Health coaching: the role of the practice nurse
Health coaching can be used to improve the health of patients. Catherine Best looks at the theory behind health coaching and how the nurse can play a role
Health coaching is a concept which focuses on evidence-based clinical interventions, such as motivational interviewing, goal setting, active listening and change management theory, with the aim that patients are supported to self-manage their own health. Health coaching is patient-centred and empowers individuals to make healthcare choices based on what personally matters to them. The practice nurse is in a strong position to utilise their skills, many of which can be attributed to the role of a health coach.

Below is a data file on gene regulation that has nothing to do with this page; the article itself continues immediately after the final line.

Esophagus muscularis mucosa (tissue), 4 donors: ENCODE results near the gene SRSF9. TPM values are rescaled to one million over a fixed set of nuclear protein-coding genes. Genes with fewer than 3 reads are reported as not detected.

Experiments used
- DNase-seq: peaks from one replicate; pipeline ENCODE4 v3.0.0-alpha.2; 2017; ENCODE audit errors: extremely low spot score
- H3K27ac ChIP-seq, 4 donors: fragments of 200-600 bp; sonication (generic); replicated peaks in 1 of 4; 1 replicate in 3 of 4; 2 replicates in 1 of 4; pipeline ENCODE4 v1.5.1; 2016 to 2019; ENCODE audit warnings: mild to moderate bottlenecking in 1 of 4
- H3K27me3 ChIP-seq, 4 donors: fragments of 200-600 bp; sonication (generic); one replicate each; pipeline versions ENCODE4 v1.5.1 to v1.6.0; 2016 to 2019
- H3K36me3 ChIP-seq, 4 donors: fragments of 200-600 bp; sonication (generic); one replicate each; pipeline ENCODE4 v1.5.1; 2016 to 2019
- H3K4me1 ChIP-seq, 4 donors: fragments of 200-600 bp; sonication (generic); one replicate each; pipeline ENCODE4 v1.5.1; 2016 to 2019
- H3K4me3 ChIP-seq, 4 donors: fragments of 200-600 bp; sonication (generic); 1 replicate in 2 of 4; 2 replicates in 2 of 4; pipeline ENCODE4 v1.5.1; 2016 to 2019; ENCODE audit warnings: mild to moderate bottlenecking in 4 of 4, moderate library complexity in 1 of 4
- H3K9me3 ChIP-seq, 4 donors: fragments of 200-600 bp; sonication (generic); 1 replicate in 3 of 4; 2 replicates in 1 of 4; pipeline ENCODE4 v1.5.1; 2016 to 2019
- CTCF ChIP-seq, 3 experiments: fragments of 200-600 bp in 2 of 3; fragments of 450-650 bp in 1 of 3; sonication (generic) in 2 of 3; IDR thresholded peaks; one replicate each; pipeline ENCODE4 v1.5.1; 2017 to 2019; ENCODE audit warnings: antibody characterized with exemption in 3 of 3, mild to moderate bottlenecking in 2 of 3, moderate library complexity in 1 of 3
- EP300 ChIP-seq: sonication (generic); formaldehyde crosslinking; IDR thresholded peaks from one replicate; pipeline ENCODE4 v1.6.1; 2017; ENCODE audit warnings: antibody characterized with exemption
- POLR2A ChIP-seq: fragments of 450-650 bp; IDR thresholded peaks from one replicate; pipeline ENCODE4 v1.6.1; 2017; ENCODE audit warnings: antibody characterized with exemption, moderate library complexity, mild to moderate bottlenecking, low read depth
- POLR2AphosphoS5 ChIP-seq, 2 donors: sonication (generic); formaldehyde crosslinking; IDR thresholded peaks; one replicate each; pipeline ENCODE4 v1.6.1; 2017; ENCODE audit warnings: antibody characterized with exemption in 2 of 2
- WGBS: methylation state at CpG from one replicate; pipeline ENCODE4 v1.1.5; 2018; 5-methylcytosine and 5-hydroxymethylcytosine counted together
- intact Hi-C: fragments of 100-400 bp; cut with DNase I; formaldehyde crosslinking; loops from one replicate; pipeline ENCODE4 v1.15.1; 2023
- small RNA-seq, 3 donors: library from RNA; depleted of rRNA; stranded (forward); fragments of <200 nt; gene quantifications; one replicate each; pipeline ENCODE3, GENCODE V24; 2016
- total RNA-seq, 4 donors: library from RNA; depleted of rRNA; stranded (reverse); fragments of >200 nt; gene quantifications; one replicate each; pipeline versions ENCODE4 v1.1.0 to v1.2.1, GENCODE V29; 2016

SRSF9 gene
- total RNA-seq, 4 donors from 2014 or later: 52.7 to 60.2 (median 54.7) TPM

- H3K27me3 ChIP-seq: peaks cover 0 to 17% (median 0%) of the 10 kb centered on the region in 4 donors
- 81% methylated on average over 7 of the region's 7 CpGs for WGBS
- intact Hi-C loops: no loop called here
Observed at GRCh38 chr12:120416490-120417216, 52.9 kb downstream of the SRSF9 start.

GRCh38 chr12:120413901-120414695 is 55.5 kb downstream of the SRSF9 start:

Coaching, in recent decades, has gained considerable impetus, as a highly motivating, self-directed, goal-centred approach to achieving personal success (Arnold, 2016). Through coaching, people are empowered to uncover their own solutions; foster their own skills, and change firmly held attitudes and behaviours; the aim of which ‘is to close the gap’ between one's potential and present state (Rogers, 2016).
‘is a conversation, or series of conversations, that one person has with another’.
The emphasis being on the coachee to take personal responsibility for creating sustainable change (Whitmore, 2017). Furthermore, coaching is considered a journey; one through which people are able to unlock their potential and maximise their own performance (Whitmore, 2017).
With the coach being:
‘a sounding board, a facilitator, an awareness raiser and a supporter’.
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